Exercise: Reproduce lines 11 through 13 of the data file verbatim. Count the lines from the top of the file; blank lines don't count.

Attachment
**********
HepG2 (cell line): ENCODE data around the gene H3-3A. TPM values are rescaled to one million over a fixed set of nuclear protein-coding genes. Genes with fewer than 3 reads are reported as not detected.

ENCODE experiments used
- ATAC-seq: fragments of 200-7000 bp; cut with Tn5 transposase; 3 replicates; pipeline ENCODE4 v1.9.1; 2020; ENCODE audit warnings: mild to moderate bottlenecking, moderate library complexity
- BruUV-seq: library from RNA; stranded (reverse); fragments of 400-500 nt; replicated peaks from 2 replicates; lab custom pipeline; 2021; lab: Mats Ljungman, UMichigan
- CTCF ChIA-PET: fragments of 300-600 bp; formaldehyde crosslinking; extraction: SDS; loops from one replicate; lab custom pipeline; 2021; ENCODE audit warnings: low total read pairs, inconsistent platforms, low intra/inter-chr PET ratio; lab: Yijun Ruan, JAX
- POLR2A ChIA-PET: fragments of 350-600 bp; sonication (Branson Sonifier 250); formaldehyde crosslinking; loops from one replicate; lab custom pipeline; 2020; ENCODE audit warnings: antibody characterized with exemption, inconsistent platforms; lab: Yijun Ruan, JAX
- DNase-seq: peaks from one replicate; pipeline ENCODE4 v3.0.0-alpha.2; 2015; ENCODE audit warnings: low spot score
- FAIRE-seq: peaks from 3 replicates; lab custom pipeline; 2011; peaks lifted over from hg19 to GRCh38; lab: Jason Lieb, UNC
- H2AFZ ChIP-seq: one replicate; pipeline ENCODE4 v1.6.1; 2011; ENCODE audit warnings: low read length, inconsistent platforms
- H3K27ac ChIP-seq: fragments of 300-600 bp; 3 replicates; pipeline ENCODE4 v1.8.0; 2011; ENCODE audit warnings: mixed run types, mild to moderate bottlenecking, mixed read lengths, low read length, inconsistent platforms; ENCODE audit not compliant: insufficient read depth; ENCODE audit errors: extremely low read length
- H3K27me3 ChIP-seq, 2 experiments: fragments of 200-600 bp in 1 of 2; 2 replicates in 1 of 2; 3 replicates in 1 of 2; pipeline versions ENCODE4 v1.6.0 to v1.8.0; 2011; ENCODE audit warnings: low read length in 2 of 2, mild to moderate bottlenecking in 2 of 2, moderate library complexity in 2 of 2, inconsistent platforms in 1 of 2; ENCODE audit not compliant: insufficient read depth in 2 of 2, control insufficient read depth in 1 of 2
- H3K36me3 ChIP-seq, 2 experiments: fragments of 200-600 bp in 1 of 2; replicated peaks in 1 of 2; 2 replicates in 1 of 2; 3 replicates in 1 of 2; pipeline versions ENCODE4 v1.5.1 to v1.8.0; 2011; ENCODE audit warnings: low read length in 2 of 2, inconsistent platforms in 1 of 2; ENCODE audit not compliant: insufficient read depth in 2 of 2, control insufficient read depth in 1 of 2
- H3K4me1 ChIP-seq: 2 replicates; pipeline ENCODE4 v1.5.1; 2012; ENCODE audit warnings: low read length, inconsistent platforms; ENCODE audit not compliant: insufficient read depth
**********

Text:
- H3K27me3 ChIP-seq, 2 experiments: fragments of 200-600 bp in 1 of 2; 2 replicates in 1 of 2; 3 replicates in 1 of 2; pipeline versions ENCODE4 v1.6.0 to v1.8.0; 2011; ENCODE audit warnings: low read length in 2 of 2, mild to moderate bottlenecking in 2 of 2, moderate library complexity in 2 of 2, inconsistent platforms in 1 of 2; ENCODE audit not compliant: insufficient read depth in 2 of 2, control insufficient read depth in 1 of 2
- H3K36me3 ChIP-seq, 2 experiments: fragments of 200-600 bp in 1 of 2; replicated peaks in 1 of 2; 2 replicates in 1 of 2; 3 replicates in 1 of 2; pipeline versions ENCODE4 v1.5.1 to v1.8.0; 2011; ENCODE audit warnings: low read length in 2 of 2, inconsistent platforms in 1 of 2; ENCODE audit not compliant: insufficient read depth in 2 of 2, control insufficient read depth in 1 of 2
- H3K4me1 ChIP-seq: 2 replicates; pipeline ENCODE4 v1.5.1; 2012; ENCODE audit warnings: low read length, inconsistent platforms; ENCODE audit not compliant: insufficient read depth